Dry (eq) cure formulae

There are many dry curing formulae, but you can’t just fake the amounts until you get it right. Nitrites and nitrates are purchased in the form of a product called “Prague powder.” It is also commonly referred to as “pink salt,” but it is not to be confused with the Himalayan novelty salt used for decorative seasoning.

While there is some latitude as to how much Prague powder #1 or #2 is used to create the cure, excessive amounts of nitrites–and even salt itself–can be toxic. Prague powder cannot be used by itself as a seasoning. #1 is mixed with a certain amount of kosher (non-iodized) salt and used to cure products that are going to be cooked like city ham and breakfast sausage. #2 is also mixed with kosher salt and is used for products that are going to be dried like prosciutto, capicola, bresaola, etc. Measured by weight, the kosher salt should amount to 3% of the total weight of the protein sample. Prague #1/#2 should amount to .25% of the total weight of the protein sample. Gram scales are available at a reasonable price and are highly recommended for a variety of culinary functions.

While being less precise, the amount of cure required can also be calculated on the basis of volume. This basic formula will give you a sort of “minimalist” middle of the road curing effect–strong enough to provide the antibacterial benefit and the desired hue without creating a product that is overly salty:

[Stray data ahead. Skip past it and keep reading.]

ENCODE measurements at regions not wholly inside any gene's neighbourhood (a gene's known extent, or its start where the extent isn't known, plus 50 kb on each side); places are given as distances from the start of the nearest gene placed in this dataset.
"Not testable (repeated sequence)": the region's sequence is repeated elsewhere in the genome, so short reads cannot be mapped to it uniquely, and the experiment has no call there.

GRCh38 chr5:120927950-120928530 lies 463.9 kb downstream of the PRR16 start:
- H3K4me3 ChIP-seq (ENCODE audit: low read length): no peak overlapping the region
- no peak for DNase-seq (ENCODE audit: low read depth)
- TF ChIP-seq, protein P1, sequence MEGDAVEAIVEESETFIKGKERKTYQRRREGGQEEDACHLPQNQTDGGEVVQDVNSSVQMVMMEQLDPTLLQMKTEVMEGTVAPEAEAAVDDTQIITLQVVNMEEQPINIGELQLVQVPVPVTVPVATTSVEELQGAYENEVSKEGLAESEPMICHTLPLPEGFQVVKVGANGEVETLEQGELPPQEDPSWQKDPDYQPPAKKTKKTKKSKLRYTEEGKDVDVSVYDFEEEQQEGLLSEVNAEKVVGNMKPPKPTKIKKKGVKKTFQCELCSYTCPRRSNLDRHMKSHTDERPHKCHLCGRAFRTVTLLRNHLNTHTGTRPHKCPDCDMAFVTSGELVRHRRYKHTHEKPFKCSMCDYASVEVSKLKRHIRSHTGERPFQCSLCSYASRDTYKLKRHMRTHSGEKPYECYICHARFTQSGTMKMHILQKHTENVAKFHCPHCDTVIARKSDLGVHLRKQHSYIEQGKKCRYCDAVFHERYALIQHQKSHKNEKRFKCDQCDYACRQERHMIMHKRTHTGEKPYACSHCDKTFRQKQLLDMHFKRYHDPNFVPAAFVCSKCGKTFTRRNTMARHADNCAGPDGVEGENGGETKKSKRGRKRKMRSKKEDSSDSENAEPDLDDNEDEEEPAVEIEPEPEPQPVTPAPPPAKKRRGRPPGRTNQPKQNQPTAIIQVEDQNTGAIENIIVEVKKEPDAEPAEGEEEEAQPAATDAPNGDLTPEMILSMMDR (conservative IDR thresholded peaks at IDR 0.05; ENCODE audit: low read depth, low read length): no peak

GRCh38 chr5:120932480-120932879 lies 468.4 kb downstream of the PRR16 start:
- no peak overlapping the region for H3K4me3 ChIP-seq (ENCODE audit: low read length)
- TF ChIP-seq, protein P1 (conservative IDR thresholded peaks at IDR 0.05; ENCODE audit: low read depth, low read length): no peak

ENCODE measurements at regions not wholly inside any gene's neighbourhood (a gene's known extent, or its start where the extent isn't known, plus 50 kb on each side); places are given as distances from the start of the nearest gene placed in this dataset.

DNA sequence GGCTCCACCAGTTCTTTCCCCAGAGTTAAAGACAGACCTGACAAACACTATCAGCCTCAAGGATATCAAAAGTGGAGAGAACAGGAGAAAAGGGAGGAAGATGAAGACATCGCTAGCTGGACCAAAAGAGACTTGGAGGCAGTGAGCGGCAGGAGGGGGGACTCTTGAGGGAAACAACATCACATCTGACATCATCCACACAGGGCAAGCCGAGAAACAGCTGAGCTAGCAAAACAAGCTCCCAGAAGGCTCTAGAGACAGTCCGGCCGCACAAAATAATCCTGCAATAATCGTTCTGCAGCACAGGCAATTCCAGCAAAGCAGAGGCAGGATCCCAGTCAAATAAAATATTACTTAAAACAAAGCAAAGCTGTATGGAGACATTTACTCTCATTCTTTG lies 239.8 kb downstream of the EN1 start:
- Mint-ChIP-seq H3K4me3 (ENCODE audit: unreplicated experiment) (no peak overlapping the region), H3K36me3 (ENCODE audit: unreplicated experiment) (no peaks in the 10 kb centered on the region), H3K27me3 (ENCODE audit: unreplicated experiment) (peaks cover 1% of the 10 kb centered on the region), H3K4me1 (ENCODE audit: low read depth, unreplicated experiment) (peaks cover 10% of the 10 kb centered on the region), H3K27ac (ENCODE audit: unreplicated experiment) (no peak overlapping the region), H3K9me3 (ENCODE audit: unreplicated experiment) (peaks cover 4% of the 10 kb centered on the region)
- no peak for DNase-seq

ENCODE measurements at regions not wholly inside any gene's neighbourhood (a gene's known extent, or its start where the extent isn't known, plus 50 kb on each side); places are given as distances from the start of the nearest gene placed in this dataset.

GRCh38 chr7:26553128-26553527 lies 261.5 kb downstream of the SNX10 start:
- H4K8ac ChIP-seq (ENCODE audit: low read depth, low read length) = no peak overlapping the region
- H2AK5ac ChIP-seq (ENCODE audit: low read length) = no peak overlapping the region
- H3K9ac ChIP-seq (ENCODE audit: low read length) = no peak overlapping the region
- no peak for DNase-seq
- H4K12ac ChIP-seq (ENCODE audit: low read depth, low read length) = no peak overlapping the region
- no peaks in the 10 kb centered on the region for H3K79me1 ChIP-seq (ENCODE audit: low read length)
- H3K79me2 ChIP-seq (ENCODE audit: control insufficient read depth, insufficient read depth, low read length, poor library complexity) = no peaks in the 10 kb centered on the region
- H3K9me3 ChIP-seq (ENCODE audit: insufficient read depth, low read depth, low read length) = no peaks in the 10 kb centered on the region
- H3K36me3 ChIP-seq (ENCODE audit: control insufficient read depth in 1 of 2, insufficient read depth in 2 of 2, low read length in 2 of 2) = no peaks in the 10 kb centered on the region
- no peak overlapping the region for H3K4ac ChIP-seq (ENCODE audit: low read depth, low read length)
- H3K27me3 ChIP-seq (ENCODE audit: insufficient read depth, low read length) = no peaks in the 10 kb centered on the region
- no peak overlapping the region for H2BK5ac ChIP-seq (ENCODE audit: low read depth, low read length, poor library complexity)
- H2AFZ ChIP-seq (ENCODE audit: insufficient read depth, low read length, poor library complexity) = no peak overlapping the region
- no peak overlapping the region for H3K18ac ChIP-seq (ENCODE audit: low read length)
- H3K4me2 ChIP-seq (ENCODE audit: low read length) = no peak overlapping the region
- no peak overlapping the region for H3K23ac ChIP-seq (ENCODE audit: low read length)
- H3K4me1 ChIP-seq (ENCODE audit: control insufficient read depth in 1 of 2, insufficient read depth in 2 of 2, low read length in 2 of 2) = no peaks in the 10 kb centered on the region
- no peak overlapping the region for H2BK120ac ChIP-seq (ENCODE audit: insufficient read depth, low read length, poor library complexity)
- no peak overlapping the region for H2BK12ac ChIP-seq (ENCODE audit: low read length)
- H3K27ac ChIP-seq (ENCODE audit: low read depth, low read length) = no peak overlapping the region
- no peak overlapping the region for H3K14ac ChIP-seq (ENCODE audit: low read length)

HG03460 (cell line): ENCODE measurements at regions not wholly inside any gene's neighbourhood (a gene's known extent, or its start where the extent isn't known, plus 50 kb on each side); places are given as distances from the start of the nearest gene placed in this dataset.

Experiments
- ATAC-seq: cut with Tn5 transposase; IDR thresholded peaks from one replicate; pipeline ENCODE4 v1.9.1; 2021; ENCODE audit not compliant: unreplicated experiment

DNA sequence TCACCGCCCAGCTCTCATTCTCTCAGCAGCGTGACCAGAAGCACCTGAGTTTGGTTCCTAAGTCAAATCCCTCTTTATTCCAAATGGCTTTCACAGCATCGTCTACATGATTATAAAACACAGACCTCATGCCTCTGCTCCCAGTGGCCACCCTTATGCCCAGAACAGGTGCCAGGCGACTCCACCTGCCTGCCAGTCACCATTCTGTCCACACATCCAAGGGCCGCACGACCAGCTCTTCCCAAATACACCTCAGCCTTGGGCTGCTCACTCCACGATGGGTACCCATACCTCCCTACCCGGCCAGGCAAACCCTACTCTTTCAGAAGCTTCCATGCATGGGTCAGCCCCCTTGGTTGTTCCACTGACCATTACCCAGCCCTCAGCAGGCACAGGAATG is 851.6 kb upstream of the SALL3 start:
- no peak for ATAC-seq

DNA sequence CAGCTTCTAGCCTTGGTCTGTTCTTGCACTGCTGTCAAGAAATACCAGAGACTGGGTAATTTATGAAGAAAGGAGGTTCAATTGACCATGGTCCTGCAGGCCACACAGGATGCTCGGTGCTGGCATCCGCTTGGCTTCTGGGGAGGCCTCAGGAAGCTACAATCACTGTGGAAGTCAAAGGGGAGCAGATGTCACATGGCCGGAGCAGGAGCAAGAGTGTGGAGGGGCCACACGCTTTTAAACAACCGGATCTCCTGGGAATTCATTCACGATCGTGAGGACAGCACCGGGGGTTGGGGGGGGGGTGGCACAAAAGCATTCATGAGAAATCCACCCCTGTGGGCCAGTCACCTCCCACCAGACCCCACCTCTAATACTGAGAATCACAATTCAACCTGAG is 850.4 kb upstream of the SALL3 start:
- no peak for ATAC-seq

• 8 measured Tablespoons of Kosher salt–140 grams.
  • 4 measured Tablespoons of sugar–50 grams
  • 1 measured Tablespoon of Prague powder–14 grams.

This recipe is enough to cure 13 lbs. of meat–pork belly, sausage, city ham, etc. Logically, if you want to cure less than that, use 1 measured Tablespoon per lb. of meat–about 16 g. The curing process requires at least 4 days to travel 1 inch from surface towards the center in solid cuts of meat–if your pork shoulder is 6” thick, you should allow it to cure for at least 12 days to complete that part of the process. When making sausage, the curing effect is instantaneous. Other commonly used ingredients like peppercorns, garlic powder, juniper berries, etc. are safe to add but do not contribute to the curing effect. I apply them to the meat separately so as not to upset the balance of cure to meat. BTW, according to the science, herbs and spices are unable to penetrate the surface of the meat.

Remove all the fat and gristle, cut it in half and cure as explained above for 14 days in a generic plastic bag–sealed but NOT vacuumed. Remove the meat from the bag, rinse off excess cure and pat dry. We then loaded each piece into one of those special curing bags now available on line. We applied the vacuum, staged into a Lipavi wire rack and cured in the ventilated crisper of our home refrigerator for 45 days. The waiting is always the hardest part. There are reasons that we did not apply extra seasoning to the surface. Sous vide enthusiasts who are familiar with my work have seen the scientific documentation explaining just what can penetrate the surface of proteins and what cannot. We discuss that in great length HERE and HERE.

After the seemingly interminable interval elapsed, the weight had been reduced by 35%, which is pretty much what you’re looking for.

Yes. My Swiss mentor would glare and then congratulate me.
This version is almost Carpaccio style, very simple.
Up close.
What’s not to love?
Makes a killer Sub/Grinder